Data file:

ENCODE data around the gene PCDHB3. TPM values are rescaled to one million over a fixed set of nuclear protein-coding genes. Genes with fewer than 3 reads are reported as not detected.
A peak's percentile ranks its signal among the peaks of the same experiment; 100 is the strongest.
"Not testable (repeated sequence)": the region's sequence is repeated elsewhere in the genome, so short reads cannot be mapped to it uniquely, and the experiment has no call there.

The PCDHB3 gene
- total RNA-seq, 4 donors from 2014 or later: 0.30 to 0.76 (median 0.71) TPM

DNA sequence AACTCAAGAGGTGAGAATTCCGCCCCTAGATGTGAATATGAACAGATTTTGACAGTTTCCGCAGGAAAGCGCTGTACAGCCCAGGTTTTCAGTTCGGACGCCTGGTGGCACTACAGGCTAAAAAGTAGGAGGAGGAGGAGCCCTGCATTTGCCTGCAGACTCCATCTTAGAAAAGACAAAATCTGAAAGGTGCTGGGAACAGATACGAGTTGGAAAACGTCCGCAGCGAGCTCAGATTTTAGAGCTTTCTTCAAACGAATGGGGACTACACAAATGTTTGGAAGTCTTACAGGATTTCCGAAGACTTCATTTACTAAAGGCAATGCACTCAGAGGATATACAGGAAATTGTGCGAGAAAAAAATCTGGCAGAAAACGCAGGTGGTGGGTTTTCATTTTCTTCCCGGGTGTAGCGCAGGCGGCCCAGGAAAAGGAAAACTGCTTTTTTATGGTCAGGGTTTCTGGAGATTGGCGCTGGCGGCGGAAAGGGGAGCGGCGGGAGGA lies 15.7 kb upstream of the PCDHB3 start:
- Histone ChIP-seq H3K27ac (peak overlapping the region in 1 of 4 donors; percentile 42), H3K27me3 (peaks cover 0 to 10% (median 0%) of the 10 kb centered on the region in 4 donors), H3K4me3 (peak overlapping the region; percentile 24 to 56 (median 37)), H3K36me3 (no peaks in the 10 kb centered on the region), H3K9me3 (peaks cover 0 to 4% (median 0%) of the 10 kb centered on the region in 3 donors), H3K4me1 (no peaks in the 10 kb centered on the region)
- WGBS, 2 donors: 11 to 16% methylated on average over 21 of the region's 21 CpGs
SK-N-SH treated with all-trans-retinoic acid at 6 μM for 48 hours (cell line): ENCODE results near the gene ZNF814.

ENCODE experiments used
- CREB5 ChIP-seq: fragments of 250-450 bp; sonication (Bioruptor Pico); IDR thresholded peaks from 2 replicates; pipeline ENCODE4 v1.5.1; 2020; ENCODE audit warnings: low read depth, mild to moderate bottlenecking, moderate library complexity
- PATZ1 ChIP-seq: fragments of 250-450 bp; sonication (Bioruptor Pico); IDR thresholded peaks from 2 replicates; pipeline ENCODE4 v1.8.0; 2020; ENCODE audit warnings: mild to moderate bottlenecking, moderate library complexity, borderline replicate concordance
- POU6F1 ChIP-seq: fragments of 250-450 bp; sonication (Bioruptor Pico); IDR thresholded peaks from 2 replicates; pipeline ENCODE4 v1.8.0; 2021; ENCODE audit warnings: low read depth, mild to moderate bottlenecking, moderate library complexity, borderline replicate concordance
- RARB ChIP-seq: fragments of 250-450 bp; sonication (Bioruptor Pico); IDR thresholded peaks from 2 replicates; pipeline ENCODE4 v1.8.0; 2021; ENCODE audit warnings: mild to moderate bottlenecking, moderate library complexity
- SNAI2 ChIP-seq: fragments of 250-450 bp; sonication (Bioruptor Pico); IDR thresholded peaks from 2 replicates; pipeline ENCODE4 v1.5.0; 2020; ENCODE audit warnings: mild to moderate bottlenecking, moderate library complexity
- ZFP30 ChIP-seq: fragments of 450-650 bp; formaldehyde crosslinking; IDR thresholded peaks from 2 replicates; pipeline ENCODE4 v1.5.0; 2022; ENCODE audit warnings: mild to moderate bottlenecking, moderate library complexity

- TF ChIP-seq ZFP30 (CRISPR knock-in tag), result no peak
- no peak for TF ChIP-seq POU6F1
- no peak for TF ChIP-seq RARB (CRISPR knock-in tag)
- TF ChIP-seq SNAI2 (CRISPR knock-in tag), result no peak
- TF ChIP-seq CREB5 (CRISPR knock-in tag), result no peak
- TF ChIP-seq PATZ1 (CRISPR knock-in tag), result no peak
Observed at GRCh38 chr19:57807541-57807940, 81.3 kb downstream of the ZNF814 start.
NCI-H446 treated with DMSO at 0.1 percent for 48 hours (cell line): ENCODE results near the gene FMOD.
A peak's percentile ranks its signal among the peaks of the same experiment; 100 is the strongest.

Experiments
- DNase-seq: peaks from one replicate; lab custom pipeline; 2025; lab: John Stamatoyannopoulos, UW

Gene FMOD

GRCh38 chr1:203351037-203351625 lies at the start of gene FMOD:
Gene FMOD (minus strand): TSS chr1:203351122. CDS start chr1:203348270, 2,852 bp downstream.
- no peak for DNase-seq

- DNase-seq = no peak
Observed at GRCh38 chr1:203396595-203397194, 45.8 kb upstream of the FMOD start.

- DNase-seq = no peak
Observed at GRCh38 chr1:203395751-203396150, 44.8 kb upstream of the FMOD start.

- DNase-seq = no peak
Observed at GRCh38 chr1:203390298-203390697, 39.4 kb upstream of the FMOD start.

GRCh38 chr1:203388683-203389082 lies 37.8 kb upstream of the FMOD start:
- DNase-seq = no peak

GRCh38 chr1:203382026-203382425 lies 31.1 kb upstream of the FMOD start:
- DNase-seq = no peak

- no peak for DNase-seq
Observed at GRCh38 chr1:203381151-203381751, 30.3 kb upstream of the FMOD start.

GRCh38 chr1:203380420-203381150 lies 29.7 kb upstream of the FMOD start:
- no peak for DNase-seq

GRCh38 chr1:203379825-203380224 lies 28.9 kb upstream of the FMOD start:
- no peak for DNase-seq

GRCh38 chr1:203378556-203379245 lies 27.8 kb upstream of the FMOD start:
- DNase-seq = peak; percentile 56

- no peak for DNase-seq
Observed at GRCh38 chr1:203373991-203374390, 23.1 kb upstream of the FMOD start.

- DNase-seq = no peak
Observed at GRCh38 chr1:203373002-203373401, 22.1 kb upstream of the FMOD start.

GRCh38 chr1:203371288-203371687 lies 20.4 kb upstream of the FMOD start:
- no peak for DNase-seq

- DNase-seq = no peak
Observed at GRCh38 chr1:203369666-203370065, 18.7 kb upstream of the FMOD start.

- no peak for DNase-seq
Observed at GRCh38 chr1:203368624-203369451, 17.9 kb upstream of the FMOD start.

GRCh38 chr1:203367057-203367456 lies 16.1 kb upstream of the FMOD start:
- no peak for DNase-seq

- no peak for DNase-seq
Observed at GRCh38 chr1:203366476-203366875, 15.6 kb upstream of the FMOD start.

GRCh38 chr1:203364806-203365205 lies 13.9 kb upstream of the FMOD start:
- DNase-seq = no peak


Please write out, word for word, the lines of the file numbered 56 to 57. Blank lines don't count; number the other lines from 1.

- DNase-seq = no peak
Observed at GRCh38 chr1:203369666-203370065, 18.7 kb upstream of the FMOD start.